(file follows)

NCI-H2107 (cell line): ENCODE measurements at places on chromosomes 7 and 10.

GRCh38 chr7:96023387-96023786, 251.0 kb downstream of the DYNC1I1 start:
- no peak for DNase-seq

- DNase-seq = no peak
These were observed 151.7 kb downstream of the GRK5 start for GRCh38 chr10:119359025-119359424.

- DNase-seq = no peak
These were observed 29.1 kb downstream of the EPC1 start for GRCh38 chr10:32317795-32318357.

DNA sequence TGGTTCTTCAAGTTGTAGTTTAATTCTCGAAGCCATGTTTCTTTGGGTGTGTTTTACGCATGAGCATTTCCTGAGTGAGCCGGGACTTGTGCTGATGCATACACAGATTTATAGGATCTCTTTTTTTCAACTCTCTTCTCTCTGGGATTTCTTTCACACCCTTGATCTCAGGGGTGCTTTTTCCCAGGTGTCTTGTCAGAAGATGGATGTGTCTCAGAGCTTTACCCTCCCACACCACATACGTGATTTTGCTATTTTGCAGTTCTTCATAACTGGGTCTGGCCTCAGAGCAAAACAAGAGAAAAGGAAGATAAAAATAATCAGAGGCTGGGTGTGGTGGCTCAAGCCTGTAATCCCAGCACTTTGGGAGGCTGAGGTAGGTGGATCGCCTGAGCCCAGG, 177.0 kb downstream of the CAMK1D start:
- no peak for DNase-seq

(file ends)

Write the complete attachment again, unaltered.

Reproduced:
NCI-H2107 (cell line): ENCODE measurements at places on chromosomes 7 and 10.

GRCh38 chr7:96023387-96023786, 251.0 kb downstream of the DYNC1I1 start:
- no peak for DNase-seq

- DNase-seq = no peak
These were observed 151.7 kb downstream of the GRK5 start for GRCh38 chr10:119359025-119359424.

- DNase-seq = no peak
These were observed 29.1 kb downstream of the EPC1 start for GRCh38 chr10:32317795-32318357.

DNA sequence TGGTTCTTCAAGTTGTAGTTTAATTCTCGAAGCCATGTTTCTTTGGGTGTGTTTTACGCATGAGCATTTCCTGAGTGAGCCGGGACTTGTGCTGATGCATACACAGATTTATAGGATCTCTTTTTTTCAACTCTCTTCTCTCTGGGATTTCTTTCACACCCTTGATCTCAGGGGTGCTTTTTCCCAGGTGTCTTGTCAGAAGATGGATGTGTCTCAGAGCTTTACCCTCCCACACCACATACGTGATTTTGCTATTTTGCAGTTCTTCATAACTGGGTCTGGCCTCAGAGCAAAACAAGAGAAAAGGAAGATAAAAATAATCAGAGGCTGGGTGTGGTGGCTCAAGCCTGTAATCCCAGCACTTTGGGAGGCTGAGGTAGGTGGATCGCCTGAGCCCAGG, 177.0 kb downstream of the CAMK1D start:
- no peak for DNase-seq